In Obote’s Words: UPC didn’t cheat in 1980, you need to understand the dynamics at the time

Apollo Milton Obote was a Ugandan political leader who led Uganda to independence in 1962 from British colonial administration. (PHOTO/Archives)

KAMPALA — Whereas, there is no general election in Ugandan history that has been as discussed and disputed as the election that took place on December 10, 1980, President Milton Obote at the time insisted that he had won because of the popularity of the UPC.

In a document found in the UPC catalogue, Dr. Obote is quoted saying that: “Those who say that UPC rigged the 1980 election do not understand the dynamics in Uganda at the time.”

The 1980 election is believed to have provided the pretext for certain political and military groups to take up arms against the government.

In the document, Dr Obote says that his party, the UPC had a good record and that it was popular throughout Uganda.

“Our opponents were not credible, and they had no program to talk of,” he was quoted as saying.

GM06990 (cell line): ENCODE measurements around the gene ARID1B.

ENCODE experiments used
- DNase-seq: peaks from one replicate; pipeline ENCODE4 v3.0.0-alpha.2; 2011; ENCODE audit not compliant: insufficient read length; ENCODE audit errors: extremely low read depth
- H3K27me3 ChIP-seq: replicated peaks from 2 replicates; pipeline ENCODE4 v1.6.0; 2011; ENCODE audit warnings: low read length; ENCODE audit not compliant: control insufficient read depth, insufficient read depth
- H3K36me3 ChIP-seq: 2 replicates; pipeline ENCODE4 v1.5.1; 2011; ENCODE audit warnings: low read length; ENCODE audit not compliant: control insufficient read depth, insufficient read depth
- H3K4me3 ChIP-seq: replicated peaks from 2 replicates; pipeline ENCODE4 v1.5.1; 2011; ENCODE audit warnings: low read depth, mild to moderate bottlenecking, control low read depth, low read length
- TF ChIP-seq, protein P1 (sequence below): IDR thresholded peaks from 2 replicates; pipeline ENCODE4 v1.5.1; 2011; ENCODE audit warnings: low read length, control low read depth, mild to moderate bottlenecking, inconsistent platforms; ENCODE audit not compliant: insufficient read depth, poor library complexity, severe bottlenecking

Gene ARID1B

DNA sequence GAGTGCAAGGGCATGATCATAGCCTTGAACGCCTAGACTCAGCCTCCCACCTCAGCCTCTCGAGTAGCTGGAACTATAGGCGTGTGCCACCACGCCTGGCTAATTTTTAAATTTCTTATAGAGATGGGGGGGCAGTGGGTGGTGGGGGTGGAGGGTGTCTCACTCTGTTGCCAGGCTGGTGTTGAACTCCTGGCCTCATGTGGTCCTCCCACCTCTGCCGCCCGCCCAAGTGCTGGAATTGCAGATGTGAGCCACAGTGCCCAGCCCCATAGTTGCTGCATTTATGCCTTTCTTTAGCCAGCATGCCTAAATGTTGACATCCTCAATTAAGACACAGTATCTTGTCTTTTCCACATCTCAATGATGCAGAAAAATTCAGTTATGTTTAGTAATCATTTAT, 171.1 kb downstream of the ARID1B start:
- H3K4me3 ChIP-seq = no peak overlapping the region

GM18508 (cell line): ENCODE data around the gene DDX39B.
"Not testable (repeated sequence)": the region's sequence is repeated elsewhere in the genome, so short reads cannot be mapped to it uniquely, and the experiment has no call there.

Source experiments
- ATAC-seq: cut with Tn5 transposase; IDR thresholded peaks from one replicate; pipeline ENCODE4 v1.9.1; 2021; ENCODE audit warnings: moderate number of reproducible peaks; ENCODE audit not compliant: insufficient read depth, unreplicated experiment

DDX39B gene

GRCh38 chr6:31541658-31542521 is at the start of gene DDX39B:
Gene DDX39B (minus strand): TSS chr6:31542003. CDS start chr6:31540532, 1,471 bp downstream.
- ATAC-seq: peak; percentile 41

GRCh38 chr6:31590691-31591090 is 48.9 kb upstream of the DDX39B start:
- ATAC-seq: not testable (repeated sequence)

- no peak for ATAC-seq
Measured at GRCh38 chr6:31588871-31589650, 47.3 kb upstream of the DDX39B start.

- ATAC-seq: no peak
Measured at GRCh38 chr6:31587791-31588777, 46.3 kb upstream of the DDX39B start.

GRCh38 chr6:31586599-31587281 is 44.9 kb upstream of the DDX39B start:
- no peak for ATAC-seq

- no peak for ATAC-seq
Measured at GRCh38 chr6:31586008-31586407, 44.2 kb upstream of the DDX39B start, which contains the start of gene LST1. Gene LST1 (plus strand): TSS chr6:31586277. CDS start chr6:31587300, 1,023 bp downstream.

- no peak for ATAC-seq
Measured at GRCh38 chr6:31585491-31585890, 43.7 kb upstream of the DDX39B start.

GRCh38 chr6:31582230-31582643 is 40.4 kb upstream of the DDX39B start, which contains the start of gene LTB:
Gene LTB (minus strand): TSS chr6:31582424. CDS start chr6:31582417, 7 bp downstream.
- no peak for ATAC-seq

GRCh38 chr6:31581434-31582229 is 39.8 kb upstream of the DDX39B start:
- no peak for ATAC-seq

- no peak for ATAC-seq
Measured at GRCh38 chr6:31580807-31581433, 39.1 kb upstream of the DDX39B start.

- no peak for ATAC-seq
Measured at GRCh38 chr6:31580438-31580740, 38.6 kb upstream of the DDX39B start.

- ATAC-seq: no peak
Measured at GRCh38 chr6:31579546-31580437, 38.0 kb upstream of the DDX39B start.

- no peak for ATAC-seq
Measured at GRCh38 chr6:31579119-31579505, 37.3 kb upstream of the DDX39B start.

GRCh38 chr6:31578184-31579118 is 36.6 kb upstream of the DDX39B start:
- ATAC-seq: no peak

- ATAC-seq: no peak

Although [Paul] Muwanga, the chairman of the military commission was a UPC, he says that [President Yoweri] Museveni was Muwanga’s number two and Obote who was not number two, number three or number four, not even a number in military commission  and that he had no powers to influence the military commission.

Dr. Obote was quoted entirely dismissing the rigging talk.

Whereas it is understood that on the December 10, about midday Muwanga issued the proclamation where he stopped everyone from announcing election results except himself, Dr Obote claims that he tried to stop him.

Obote says that “I drove to Nile Mansion, I sat on Muwanga’s bed and I said, “You have got to recede this announcement now.”

“The enemies of UPC will exploit it to claim it is meant to help us rig the election.” “This proclamation is a danger to UPC and an asset to our opponent.”

However, Obote says he didn’t have power over him as a leader of UPC.

“I think Muwanga was scared by Adoko Nekyon, who was at DP headquarters receiving electoral returns,” says Dr. Obote in the document titled my life.

Obote also claims that Nekyon knew DP had lost but just wanted to create confusion because UPC had 22 unopposed seats and that there was no fear of a DP victory in “my mind at all.”

“I had promised that if UPC wins, I would form a government of national unity. After I was sworn in, I invited Paul Ssemogerere to State House and put my proposal to him.”

It is understood that Dr. Ssemwogerere rejected it.

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